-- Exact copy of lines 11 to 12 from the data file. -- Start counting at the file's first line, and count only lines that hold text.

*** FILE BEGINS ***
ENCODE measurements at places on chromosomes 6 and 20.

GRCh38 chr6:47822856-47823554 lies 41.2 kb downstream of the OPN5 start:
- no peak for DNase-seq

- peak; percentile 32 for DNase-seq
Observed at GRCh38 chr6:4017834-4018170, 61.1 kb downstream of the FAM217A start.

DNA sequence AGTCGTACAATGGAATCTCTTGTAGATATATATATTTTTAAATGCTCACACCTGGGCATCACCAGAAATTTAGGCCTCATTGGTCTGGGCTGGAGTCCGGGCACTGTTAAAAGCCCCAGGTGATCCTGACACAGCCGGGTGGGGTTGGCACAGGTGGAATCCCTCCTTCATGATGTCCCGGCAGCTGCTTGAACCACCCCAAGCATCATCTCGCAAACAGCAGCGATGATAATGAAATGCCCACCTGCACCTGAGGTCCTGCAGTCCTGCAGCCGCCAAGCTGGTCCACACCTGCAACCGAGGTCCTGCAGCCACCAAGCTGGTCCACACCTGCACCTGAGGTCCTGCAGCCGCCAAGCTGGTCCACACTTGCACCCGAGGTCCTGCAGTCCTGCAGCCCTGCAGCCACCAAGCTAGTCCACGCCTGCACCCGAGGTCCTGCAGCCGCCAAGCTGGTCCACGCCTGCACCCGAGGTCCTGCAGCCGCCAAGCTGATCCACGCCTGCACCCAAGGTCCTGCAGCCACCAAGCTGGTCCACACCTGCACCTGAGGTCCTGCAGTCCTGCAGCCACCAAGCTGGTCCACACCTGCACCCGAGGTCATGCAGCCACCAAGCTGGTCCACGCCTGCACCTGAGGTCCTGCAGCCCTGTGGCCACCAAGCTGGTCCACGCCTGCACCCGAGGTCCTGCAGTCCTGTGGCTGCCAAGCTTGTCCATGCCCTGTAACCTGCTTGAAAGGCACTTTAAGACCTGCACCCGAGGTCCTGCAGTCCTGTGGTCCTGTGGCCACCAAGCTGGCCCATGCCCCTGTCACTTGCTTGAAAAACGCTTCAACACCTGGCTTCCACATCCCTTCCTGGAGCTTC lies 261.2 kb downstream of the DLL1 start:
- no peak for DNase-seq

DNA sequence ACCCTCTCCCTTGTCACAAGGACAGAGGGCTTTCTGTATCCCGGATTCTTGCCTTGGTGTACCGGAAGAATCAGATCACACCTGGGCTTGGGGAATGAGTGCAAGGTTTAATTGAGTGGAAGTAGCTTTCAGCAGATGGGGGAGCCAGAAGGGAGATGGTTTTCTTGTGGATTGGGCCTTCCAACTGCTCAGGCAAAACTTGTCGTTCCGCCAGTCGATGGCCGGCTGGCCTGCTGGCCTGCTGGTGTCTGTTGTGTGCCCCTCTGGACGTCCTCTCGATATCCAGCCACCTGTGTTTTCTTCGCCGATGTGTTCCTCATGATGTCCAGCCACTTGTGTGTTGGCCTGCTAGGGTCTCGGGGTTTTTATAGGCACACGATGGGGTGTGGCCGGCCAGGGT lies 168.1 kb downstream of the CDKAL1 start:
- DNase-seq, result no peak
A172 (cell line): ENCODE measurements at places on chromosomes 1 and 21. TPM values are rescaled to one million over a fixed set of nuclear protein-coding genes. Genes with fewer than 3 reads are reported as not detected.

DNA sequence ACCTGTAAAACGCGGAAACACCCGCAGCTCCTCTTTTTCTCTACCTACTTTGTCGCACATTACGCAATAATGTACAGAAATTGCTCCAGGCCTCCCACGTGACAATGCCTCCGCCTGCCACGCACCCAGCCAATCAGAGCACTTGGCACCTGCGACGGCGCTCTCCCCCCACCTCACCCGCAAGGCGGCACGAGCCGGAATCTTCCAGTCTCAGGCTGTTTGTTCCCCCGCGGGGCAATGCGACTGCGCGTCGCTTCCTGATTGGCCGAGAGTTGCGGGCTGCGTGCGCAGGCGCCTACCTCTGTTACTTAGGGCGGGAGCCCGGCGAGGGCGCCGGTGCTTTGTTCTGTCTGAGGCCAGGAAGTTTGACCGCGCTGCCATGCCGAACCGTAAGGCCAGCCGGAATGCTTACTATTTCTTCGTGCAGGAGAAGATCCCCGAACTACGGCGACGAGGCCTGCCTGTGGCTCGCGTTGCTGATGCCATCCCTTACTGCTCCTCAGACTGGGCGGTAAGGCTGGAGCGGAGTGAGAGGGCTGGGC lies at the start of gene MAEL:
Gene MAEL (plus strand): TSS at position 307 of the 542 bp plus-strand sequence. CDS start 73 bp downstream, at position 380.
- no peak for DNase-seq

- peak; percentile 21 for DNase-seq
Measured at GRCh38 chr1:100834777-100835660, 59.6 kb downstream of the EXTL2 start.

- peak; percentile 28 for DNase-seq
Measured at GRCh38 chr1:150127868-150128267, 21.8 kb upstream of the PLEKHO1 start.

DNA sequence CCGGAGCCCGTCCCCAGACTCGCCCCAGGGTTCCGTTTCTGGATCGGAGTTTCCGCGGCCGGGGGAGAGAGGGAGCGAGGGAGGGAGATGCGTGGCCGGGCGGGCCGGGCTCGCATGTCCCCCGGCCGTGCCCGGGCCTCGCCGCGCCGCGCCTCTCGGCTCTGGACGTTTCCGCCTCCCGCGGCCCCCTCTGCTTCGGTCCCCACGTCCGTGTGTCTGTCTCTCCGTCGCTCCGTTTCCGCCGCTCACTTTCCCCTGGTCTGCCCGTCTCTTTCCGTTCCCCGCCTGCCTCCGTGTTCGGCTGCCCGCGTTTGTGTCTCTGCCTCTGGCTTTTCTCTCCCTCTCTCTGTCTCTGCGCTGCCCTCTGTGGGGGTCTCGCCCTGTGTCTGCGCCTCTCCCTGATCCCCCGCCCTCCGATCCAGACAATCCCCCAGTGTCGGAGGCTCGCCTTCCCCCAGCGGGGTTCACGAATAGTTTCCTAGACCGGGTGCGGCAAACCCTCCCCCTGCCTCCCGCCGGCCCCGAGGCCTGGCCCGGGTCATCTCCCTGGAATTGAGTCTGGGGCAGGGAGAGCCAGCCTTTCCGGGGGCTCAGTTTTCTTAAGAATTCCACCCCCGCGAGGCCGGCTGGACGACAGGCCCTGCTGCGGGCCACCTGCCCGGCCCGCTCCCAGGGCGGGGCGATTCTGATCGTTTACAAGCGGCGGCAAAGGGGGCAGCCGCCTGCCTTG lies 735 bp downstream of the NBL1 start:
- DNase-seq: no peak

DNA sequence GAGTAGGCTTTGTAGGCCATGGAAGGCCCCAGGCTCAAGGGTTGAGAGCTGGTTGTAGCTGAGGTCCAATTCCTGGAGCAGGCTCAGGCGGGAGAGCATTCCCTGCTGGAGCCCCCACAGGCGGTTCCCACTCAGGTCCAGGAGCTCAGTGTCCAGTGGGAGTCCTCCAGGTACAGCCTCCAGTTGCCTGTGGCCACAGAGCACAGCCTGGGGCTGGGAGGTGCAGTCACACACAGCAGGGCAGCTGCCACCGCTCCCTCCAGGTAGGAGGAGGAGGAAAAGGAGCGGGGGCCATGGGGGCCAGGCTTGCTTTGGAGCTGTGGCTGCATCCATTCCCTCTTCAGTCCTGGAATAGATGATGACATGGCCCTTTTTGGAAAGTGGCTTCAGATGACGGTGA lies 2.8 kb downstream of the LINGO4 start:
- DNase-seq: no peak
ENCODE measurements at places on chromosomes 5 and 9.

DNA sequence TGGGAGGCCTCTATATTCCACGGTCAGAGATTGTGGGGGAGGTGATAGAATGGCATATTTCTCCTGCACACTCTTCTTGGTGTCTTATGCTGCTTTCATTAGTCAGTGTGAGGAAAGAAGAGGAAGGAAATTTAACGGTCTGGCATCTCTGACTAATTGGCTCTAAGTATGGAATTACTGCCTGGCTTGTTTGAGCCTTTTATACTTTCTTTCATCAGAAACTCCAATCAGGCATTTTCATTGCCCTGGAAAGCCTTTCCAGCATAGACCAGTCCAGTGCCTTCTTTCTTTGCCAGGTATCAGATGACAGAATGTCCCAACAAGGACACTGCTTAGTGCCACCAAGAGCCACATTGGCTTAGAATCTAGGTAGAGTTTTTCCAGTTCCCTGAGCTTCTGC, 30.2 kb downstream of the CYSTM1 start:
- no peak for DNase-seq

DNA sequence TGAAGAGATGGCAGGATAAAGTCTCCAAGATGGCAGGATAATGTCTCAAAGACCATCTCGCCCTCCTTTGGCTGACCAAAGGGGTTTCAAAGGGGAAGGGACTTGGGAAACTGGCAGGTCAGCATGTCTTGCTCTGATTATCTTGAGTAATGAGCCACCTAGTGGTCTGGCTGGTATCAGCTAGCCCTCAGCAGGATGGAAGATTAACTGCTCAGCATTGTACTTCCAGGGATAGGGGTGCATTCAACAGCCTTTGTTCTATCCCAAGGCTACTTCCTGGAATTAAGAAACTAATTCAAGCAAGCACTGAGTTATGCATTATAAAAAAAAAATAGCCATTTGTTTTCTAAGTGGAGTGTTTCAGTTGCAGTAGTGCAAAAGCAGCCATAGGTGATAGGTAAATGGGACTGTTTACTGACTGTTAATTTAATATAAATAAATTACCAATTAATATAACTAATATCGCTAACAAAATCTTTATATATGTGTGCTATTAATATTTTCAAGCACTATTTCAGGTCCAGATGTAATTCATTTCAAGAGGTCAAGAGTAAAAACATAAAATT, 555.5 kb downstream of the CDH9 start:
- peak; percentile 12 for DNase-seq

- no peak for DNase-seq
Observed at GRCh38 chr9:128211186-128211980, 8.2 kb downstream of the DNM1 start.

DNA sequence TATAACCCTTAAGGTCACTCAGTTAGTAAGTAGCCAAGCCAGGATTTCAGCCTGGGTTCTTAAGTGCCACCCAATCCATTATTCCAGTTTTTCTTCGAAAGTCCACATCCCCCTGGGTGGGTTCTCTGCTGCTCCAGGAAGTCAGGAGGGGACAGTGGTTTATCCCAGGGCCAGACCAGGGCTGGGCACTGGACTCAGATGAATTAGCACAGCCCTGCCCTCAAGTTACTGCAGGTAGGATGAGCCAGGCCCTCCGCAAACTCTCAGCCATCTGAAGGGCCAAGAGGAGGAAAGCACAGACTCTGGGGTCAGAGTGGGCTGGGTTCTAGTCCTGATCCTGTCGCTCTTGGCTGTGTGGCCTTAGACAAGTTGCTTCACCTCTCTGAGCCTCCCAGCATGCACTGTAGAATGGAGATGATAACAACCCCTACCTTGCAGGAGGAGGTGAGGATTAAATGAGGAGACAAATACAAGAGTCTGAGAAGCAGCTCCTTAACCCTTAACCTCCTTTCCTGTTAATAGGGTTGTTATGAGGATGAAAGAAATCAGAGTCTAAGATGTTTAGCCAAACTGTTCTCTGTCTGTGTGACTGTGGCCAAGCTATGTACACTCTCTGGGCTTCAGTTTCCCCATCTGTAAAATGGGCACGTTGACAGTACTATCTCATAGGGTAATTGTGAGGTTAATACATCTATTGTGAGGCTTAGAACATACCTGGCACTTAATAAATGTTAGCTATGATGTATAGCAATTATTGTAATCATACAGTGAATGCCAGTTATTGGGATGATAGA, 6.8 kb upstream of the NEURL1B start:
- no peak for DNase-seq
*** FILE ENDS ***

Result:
DNA sequence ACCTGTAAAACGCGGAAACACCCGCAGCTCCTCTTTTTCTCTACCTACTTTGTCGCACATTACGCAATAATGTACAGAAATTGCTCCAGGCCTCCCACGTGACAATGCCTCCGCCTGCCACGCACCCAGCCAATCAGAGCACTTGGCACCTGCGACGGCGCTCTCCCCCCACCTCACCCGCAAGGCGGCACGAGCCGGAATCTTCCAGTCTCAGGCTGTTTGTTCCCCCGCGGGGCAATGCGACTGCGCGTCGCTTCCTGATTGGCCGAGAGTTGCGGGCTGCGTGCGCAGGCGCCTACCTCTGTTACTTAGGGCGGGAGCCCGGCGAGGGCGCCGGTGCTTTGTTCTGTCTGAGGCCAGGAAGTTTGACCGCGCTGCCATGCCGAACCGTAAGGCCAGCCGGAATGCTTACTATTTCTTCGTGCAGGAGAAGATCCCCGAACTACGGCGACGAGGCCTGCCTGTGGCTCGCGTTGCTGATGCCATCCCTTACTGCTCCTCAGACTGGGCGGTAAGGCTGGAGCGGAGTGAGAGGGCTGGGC lies at the start of gene MAEL:
Gene MAEL (plus strand): TSS at position 307 of the 542 bp plus-strand sequence. CDS start 73 bp downstream, at position 380.